Ancient Monuments

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Two round barrows, 245m and 340m north west of Barmoor Lodge

A Scheduled Monument in Hutton-le-Hole, North Yorkshire

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Latitude: 54.31 / 54°18'35"N

Longitude: -0.9281 / 0°55'41"W

OS Eastings: 469835.1732

OS Northings: 491013.1155

OS Grid: SE698910

Mapcode National: GBR PLYL.VR

Mapcode Global: WHF9F.QX7S

Entry Name: Two round barrows, 245m and 340m north west of Barmoor Lodge

Scheduled Date: 25 October 1968

Last Amended: 24 October 1997

Source: Historic England

Source ID: 1016022

English Heritage Legacy ID: 30104

County: North Yorkshire

Civil Parish: Hutton-le-Hole

Traditional County: Yorkshire

Lieutenancy Area (Ceremonial County): North Yorkshire

Church of England Parish: Lastingham St Mary

Church of England Diocese: York


The monument includes the remains of two round barrows surviving as upstanding
earthworks, 245m and 340m north west of Barmoor Lodge. A group of four further
barrows, which are the subject of a separate scheduling (SM 30105), lie about
400m to the south west.
The north western barrow survives as a c.15m diameter mound surrounded by a
slight depression, up to 3m wide, marking the encircling ditch. The mound
stands up to 0.5m high and is pitted with a number of hollows across its
surface. The second barrow to the south east is smaller but better preserved,
surviving as a c.10m diameter mound standing to 1.2m, also surrounded by a
slight 3m wide ditch and topped with a central depression.

Excavations of round barrows in the region have shown that they demonstrate a
very wide range of burial rites from simple scatters of cremated material to
coffin inhumations and cremations contained in urns, typically dating to the
Bronze Age. A common factor is that barrows were normally used for more than
one burial and that the primary burial was frequently on or below the original
ground surface, often with secondary burials located within the body of the
mound. Most barrows include a small number of grave goods. These are often
small pottery food vessels, but stone, bone, jet and bronze items have also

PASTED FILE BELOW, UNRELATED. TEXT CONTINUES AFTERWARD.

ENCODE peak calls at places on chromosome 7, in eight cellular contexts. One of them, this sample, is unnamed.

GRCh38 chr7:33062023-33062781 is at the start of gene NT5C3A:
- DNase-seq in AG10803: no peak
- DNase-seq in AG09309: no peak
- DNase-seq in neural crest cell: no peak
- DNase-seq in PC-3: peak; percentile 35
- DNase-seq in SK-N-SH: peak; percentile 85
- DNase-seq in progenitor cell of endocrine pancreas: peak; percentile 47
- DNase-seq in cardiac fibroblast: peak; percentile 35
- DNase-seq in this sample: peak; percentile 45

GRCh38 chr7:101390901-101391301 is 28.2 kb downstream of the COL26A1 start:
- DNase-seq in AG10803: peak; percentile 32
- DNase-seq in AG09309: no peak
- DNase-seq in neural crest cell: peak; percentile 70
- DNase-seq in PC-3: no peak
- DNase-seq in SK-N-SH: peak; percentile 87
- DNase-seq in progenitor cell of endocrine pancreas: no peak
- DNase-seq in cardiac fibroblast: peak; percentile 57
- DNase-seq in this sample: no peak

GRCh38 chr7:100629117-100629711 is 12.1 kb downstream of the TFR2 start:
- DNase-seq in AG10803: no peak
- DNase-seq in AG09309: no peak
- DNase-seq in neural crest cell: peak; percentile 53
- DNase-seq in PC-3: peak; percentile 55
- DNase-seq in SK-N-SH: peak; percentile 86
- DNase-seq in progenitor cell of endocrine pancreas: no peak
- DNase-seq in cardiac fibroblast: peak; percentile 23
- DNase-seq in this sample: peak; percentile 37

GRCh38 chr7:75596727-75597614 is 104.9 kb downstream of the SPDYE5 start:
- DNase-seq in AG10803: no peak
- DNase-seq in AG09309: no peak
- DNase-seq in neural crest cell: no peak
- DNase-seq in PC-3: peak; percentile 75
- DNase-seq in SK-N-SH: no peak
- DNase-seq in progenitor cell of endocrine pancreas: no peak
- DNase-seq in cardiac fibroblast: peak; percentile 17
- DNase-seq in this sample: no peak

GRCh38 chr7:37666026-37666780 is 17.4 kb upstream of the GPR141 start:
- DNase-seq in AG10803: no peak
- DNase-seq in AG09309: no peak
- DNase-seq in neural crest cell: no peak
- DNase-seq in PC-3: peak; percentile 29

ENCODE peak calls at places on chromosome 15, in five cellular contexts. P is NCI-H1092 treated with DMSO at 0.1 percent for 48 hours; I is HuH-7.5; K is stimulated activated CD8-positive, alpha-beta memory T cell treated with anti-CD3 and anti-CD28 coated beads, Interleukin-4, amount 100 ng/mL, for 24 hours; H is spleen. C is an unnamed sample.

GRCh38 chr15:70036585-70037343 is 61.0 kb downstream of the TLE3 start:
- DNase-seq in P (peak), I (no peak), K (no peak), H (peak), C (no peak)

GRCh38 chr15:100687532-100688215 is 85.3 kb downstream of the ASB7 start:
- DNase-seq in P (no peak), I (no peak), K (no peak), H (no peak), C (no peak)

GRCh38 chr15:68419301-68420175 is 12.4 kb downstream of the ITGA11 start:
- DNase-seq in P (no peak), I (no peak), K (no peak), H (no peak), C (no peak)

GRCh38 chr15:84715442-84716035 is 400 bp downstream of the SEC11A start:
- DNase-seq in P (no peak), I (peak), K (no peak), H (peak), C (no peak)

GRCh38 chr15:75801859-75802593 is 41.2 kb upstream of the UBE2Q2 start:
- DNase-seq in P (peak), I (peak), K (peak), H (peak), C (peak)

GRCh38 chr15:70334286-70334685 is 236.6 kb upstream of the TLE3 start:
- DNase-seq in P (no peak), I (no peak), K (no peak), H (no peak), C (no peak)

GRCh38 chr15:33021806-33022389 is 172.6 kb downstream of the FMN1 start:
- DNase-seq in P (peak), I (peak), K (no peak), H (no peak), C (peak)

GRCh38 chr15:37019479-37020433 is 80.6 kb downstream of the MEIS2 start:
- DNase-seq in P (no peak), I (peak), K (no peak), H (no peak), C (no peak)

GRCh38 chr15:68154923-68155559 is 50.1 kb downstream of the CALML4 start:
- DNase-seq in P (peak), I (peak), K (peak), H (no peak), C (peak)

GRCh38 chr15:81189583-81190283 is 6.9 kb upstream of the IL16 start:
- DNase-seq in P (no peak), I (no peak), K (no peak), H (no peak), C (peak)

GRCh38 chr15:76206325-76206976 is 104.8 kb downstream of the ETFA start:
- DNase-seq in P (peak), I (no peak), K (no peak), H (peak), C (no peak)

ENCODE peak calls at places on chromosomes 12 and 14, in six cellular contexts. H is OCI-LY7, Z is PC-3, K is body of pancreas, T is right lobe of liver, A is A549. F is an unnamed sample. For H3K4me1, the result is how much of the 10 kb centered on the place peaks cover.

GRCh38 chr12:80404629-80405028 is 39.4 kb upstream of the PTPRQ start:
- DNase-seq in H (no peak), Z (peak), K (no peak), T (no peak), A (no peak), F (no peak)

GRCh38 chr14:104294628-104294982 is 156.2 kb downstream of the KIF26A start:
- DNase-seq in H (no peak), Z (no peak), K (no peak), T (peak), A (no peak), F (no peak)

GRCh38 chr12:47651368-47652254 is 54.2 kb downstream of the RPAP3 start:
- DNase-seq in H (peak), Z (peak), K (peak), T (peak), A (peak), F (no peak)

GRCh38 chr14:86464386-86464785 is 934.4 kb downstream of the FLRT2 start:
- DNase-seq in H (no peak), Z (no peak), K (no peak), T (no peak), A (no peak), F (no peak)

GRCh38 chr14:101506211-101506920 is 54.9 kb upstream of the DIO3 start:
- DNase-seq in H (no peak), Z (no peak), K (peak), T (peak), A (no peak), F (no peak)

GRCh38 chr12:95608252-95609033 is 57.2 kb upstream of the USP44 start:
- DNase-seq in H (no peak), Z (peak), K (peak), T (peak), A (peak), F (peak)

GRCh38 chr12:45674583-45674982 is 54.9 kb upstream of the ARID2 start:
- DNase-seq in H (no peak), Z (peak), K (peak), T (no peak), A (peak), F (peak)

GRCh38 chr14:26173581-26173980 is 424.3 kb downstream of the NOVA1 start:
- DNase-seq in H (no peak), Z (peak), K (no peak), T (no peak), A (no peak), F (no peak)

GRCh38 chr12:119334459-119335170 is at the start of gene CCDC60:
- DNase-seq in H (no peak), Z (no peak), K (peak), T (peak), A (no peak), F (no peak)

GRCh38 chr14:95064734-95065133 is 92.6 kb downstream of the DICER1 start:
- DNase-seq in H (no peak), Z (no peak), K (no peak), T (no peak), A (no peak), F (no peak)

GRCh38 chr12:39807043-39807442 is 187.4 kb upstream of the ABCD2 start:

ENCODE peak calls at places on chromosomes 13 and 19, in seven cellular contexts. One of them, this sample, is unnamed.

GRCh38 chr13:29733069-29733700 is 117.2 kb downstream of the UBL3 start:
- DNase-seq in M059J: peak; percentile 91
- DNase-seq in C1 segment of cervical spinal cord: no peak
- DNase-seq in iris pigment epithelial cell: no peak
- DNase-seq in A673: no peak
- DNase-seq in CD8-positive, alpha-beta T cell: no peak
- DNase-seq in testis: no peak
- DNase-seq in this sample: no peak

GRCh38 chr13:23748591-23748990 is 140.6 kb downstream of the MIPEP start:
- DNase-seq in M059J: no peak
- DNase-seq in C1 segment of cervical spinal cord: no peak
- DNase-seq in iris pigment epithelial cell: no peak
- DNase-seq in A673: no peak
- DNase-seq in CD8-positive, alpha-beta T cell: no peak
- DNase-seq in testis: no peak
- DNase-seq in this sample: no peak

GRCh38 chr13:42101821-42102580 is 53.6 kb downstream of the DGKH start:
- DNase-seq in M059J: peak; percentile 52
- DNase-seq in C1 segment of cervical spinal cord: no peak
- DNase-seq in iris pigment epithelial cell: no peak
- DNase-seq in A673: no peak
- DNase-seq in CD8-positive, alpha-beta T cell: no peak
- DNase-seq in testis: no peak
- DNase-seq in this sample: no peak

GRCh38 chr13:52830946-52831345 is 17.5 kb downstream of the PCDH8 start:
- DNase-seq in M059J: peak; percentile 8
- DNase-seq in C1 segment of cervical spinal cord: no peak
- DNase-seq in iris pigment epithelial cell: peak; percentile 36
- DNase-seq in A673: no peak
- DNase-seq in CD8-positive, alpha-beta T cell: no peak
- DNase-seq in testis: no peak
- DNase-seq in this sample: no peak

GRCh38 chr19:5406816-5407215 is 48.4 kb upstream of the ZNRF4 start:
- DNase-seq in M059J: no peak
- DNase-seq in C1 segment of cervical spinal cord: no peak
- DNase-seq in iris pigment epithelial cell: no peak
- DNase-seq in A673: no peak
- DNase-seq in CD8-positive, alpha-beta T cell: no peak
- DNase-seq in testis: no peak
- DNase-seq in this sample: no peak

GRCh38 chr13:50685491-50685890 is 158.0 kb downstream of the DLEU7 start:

occasionally been found. Shallow ditches and/or stone kerbs immediately
encircling the mounds are also quite common.

The site of the monument is shown on the attached map extract.
It includes a 2 metre boundary around the archaeological features,
considered to be essential for the monument's support and preservation.

Source: Historic England

Reasons for Scheduling

Bowl barrows, the most numerous form of round barrow, are funerary monuments
dating from the Late Neolithic period to the Late Bronze Age, with most
examples belonging to the period 2400-1500 BC. They were constructed as
earthen or rubble mounds, sometimes ditched, which covered single or multiple
burials. They occur either in isolation or grouped as cemeteries and often
acted as a focus for burials in later periods. Often superficially similar,
although differing widely in size, they exhibit regional variations in form
and a diversity of burial practices. There are over 10,000 surviving bowl
barrows recorded nationally (many more have already been destroyed), occurring
across most of lowland Britain. Often occupying prominent locations, they are
a major historic element in the modern landscape and their considerable
variation of form and longevity as a monument type provide important
information on the diversity of beliefs and social organisations amongst early
prehistoric communities. They are particularly representative of their period
and a substantial proportion of surviving examples are considered worthy of

The Barmoor round barrows are good examples of their type. Their importance is
heightened by the survival of a further group of four smaller round barrows to
the south west.

Source: Historic England

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